We don’t have to be Buffett, to get Buffett-like results. We just have to put our money in a position where it can work for us, for as long as possible. Simple as that.

How long we’ll actually invest for

Both charts above run for 60 years, and you might be thinking, ‘I’ll never invest for that long, I plan to retire in 30 years! Buffet is only investing still because he’s rich!

There’s a big misconception that we invest until we retire, and then stop. From that point on, we only have the amount we initially retired with to withdraw from, until our money is gone. But that’s not the case. Or at least, it doesn’t have to be.

Let’s say someone is about to retire with $1,000,000, and over their retirement they will need to withdraw $50,000 annually to afford their ideal retirement. They have a choice, they can choose to not invest any of their funds, or invest their funds to earn, let’s say, 3% annually.

Balance After Withdrawing $50,000 Annually During Retirement

If they choose not to invest their money, they run out of funds in 20 years. After that same 20 years, the choice to earn 3% annually would still leave them with a balance of $422,287, and they wouldn’t run out of funds until the 30th year — increasing the lifespan of their funds by 50%. If they were to earn an annual return of 4%, that would increase the lifespan of their funds to nearly 38 years.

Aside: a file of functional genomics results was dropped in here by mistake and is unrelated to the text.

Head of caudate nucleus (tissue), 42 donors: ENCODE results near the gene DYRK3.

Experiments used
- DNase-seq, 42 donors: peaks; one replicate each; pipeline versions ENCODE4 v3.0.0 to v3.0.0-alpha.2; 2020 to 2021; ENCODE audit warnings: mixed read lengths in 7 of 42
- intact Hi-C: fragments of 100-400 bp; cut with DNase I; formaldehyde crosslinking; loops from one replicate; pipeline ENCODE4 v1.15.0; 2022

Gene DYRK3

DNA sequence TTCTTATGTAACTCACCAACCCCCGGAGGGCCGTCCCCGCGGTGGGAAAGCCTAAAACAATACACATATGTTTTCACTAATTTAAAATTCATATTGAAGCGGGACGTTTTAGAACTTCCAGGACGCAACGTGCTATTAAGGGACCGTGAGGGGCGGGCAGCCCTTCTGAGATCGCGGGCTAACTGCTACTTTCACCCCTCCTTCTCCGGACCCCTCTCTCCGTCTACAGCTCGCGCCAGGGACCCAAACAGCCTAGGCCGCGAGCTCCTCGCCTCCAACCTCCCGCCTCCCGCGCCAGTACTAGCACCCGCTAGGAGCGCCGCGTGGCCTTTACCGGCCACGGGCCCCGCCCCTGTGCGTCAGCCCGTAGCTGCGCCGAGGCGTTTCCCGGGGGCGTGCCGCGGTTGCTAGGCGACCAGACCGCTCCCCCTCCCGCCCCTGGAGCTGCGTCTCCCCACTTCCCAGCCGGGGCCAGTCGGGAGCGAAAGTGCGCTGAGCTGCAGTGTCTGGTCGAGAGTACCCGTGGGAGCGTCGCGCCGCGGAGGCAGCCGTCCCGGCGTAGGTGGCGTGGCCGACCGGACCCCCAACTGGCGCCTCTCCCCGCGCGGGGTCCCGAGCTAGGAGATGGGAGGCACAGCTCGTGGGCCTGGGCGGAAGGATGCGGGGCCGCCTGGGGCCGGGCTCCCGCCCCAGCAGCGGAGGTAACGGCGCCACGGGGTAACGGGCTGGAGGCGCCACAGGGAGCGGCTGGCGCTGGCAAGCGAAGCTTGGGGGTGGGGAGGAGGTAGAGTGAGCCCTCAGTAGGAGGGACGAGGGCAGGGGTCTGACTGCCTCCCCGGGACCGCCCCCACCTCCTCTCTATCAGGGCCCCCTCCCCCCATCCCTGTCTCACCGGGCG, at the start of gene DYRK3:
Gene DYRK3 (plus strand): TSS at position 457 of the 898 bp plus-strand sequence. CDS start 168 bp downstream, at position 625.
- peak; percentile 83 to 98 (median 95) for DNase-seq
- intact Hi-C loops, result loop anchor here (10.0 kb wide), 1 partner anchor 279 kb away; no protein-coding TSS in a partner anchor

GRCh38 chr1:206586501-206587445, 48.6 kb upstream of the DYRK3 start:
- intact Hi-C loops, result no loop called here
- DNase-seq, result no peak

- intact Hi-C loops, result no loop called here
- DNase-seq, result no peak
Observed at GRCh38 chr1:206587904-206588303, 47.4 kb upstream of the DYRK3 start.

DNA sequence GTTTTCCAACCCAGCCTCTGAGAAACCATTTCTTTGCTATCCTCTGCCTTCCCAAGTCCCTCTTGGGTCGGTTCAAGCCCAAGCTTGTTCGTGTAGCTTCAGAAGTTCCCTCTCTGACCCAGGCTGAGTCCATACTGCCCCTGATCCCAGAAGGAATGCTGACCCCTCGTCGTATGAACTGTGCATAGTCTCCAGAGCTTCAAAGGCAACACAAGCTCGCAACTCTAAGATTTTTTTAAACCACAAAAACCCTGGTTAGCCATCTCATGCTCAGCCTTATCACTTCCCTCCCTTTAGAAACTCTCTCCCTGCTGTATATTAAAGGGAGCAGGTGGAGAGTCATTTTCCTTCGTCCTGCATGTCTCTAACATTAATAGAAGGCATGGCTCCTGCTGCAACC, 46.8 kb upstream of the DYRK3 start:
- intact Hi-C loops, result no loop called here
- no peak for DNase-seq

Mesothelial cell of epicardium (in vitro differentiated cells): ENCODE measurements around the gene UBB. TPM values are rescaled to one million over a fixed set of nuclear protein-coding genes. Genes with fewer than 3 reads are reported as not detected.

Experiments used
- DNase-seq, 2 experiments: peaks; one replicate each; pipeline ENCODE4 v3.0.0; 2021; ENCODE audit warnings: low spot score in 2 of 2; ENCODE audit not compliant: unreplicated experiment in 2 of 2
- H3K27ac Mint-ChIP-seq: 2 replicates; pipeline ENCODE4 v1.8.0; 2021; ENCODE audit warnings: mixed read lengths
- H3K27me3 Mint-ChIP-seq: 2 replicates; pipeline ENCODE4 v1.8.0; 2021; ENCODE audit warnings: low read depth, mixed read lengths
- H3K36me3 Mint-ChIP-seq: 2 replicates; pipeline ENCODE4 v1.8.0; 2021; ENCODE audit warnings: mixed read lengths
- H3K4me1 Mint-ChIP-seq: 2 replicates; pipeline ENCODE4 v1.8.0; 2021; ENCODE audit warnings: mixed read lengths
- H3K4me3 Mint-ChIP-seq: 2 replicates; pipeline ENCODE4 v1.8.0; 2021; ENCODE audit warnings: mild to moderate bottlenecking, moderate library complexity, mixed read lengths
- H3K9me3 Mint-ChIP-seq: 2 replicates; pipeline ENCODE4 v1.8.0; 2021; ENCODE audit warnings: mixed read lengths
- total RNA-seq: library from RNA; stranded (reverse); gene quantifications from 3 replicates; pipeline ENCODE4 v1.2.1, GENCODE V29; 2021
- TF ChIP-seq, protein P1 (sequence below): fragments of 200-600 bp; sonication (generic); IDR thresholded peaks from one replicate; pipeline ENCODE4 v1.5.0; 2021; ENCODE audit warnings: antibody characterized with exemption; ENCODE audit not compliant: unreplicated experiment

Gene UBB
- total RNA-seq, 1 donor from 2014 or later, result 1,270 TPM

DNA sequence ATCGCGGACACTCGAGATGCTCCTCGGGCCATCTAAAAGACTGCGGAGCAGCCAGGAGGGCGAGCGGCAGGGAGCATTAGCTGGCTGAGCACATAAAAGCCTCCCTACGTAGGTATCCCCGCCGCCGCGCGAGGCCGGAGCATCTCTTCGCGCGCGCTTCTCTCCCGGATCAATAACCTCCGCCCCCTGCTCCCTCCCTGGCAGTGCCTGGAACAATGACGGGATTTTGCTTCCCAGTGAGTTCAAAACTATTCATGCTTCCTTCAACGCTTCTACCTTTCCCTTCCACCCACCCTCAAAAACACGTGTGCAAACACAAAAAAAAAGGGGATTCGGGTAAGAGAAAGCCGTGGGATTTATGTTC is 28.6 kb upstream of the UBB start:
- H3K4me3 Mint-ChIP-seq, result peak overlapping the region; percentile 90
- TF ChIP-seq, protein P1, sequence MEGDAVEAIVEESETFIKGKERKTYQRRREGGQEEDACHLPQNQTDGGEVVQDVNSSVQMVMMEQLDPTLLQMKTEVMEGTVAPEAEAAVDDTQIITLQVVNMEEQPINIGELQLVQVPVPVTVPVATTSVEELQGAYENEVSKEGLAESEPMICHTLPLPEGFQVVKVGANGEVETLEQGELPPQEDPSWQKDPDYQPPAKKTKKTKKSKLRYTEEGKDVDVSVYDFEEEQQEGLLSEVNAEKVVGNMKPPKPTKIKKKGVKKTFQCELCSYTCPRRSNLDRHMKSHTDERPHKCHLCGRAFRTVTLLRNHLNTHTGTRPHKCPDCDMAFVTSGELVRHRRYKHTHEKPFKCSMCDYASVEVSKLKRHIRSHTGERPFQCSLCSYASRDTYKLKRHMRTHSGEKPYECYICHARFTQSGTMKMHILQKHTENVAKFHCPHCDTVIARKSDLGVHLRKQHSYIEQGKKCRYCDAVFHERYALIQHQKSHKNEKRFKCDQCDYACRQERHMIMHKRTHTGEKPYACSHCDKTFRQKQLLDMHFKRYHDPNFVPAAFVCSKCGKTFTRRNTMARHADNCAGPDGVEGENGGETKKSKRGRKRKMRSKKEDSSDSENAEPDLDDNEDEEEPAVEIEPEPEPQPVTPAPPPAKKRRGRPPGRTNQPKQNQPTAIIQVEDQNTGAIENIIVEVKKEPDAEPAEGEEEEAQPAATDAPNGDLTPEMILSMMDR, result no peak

With life expectancy and the cost of living continuing to increase, making the most of our retirement funds is more important than ever. When we think about how long we have until our ideal retirement age, plus the length of our retirement, investing for 60 years looks pretty realistic. In some cases, 60 years might not be long enough.

The reality many Canadians face

So far things seem pretty simple, right? In order to grow our money and retire comfortably, all we need to do is invest for a very long period of time. But there’s a big problem: this is far from what most Canadians actually do.

Most people don’t start investing early. They wait too long, resulting in a shorter period of time that their funds are invested for. That means their money isn’t in a position to work as hard for them as it could have. Instead of a timeline of 60 years, they might be looking at 30, or 40 years. We now know, that without a long timeline, we are removing the hardest working years for our money.

Below is a graphic of statistics from Manulife’s 2022 Spring Debt Survey.

It shows us some startling, but common, statistics. No matter what survey is conducted about the state of Canadian finances, it paints the same picture. One that tells us that Canadians are generally underprepared for their financial future.

This lack is preparedness stems from a lack of financial education taught at any level. If you’ve made it this far in this article, you’re doing something about it. But at a real world, practical level, our financial health depends largely on the way that we manage our money. That management, usually takes the form of a budget.